Published: Thursday, October 31, 2013
Updated: Thursday, October 31, 2013 01:10
One week before the people of Boston head to the polls to choose their next mayor, City Councilor John R. Connolly, BC Law ’01, and State Representative Martin J. Walsh, BC ’09, met face-to-face Tuesday in what appeared to be their final significant opportunity to sway undecided voters.
The last of three main debates between Connolly and Walsh was broadcast widely on four television stations throughout the Boston area, likely reaching more viewers than previous debates due to the absence of a Boston Red Sox playoff game being broadcast simultaneously.
Keeping with the major themes of the race thus far, the candidates sparred on negative campaigning and Walsh’s relationship with union and labor interests, while also agreeing for the most part on several smaller issues.
In the weeks leading up to the Nov. 5 election, conflict has erupted between the candidates over negative ads sent by organized labor interests bashing Connolly and his upbringing. Connolly was quick to raise the issue as the debate began, pointing to Walsh’s refusal to sign a pledge barring money from outside interests in the campaign as a spark for the negative ads that “savagely attacked” him and his family.
“Representative Walsh opened the door to this type of campaign when he wouldn’t sign an agreement to get outside money out of this race,” Connolly said.
In response, Walsh charged Connolly with similar negative tactics, accusing his campaign of conducting “push polling,” which involves people pretending to conduct surveys over the phone while spreading negative information about the opposing candidate. Connolly denied Walsh’s claims.
The debate over negative campaigning opened the door for a related debate that the candidates have clashed on throughout the race—the influence of unions and labor interests on Walsh’s campaign. So far, outside groups representing labor interests have spent nearly $2 million on ads supporting Walsh, while Connolly’s campaign has benefited from around $300,000 of outside money.
Connolly questioned Walsh’s independence from the unions, pointing out that Walsh was a paid union official while serving in the state legislature and advocated for legislation that would eliminate the requirement that the City Council approve arbitration awards for public safety officials. Walsh responded by sticking to his guns and maintaining that his relationship with unions should not be cause for voters’ concern.
“I certainly have expressed many times on this trail my independence from organized labor,” Walsh said. “I am proud of who I support … but I also know that I can stand up to them when I have to.”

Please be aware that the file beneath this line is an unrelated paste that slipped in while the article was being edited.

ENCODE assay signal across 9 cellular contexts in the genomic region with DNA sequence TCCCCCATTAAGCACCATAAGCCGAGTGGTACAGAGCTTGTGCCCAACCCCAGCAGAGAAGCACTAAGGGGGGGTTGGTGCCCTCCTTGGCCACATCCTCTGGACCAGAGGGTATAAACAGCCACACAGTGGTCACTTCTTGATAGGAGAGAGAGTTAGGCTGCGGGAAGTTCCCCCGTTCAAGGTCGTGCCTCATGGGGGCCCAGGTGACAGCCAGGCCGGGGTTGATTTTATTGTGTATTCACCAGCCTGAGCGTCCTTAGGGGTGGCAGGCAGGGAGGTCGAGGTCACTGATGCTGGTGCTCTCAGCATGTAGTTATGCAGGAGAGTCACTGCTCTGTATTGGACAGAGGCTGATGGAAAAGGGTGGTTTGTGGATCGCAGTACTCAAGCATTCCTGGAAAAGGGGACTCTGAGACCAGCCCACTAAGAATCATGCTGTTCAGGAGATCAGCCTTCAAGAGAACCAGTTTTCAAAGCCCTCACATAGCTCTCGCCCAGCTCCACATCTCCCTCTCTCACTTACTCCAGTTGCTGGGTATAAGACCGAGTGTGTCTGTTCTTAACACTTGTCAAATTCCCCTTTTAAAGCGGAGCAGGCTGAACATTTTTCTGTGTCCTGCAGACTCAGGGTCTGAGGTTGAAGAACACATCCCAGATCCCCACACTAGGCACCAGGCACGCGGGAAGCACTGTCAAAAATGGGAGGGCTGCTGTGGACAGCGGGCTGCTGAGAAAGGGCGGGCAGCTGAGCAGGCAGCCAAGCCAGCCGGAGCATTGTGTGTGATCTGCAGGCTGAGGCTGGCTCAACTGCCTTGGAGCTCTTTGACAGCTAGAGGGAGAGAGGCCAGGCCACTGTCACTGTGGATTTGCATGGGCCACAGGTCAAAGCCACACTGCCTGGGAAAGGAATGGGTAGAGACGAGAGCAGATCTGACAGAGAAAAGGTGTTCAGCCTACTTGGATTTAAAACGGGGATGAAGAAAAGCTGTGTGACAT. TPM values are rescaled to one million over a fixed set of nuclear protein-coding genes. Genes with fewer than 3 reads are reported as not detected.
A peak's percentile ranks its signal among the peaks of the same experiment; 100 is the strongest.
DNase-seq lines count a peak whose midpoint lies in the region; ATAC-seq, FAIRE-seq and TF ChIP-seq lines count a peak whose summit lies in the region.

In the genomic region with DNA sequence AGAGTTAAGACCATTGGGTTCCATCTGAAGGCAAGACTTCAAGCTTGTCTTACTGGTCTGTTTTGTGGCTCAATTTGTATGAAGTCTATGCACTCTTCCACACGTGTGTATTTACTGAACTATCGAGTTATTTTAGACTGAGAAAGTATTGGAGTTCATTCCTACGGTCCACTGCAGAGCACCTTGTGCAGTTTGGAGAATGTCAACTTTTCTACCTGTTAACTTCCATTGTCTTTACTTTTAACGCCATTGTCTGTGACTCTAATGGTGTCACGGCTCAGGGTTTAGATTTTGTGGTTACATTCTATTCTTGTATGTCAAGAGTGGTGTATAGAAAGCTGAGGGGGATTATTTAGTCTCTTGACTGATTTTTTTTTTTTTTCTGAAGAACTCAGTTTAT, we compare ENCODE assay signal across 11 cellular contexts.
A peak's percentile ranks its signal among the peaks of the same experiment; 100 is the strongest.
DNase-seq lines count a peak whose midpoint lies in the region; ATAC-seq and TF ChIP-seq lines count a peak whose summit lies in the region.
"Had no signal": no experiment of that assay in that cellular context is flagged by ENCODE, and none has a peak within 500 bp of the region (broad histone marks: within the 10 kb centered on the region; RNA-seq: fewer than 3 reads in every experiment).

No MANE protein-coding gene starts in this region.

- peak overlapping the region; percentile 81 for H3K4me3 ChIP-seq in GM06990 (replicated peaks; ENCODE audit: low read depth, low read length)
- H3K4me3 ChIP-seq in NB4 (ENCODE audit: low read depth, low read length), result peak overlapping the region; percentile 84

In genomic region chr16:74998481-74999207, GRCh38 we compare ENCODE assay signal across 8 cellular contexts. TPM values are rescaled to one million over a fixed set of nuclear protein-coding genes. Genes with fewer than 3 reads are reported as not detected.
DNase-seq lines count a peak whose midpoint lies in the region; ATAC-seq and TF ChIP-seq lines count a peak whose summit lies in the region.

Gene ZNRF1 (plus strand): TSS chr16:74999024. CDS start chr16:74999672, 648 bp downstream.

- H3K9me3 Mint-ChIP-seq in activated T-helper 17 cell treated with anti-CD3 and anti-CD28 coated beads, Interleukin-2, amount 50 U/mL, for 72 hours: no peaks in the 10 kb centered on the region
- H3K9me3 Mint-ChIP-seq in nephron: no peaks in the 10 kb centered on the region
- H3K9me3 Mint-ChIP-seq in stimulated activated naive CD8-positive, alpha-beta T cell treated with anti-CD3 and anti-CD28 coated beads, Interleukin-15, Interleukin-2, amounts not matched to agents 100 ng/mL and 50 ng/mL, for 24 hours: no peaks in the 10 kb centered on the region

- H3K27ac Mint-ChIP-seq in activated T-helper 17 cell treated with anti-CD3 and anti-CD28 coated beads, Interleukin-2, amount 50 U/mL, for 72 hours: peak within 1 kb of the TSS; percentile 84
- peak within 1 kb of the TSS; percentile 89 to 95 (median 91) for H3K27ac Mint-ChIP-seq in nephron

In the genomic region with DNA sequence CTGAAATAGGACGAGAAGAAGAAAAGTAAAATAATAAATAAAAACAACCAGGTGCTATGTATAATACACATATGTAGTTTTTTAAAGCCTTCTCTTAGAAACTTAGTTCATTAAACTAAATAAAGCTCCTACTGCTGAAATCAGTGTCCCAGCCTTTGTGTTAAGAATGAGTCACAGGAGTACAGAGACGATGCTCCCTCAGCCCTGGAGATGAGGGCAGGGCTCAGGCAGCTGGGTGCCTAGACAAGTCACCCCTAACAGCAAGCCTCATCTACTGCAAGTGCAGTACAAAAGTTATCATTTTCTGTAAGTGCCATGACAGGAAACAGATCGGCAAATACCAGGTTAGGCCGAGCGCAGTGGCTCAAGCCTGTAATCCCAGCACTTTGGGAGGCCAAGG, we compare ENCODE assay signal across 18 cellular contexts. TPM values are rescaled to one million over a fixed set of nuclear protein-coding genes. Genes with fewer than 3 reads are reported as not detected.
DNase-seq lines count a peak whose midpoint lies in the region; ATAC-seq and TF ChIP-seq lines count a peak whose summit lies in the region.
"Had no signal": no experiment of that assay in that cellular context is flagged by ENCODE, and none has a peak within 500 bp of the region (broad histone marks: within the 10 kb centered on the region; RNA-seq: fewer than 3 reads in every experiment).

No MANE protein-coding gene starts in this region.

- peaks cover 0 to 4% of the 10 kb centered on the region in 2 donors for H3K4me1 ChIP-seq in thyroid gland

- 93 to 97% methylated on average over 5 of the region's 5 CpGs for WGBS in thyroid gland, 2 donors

Walsh then used the opportunity to launch an attack of his own against Connolly and his background as a lawyer.
“We don’t need another lawyer in City Hall right now, watching our purse strings in the city of Boston,” Walsh said. “Let me be clear: I will be able to get to a negotiation because of the experience I have, because I have trust on the other side of the table.”
Beyond these points of contention, the candidates agreed on issues such as the need for more diversity in the Boston Police Department and support for charter schools as a facet of education reform. When asked about whether they would support the proposed construction of a casino at Suffolk Downs, both candidates attempted to steer their answers away from the question.
Walsh ultimately said that he would vote for the casino if he lived in the affected area, and Connolly argued that it was up to the residents of East Boston to decide.
The latest polls indicate that Connolly maintains a narrow lead over Walsh, yet both campaigns are in the mindset that it is still anybody’s race.
“It’s a statistical dead heat,” Connolly told campaign staff Monday, as reported by The Boston Globe. “I feel good. We knew this was going to be tight, tighter than we wanted it to be.”
The Globe also reported that Walsh, speaking at a campaign event Monday, told supporters that he can “feel it on the street” that the race is a dead heat.
An important factor to consider in the final days before the election will be both candidates’ ability to garner the support of the 70,000 Boston voters that did not choose either of them in the preliminary election.
“We’ve gone beyond social media, we’ve gone beyond the Web page,” State Representative Jeffrey Sanchez of Jamaica Plain told The Globe. “It’s going to be about how these two candidates get to people’s hearts, and not through their platform page. Both of them have done a lot of it. Their strategies and the individuals are different.”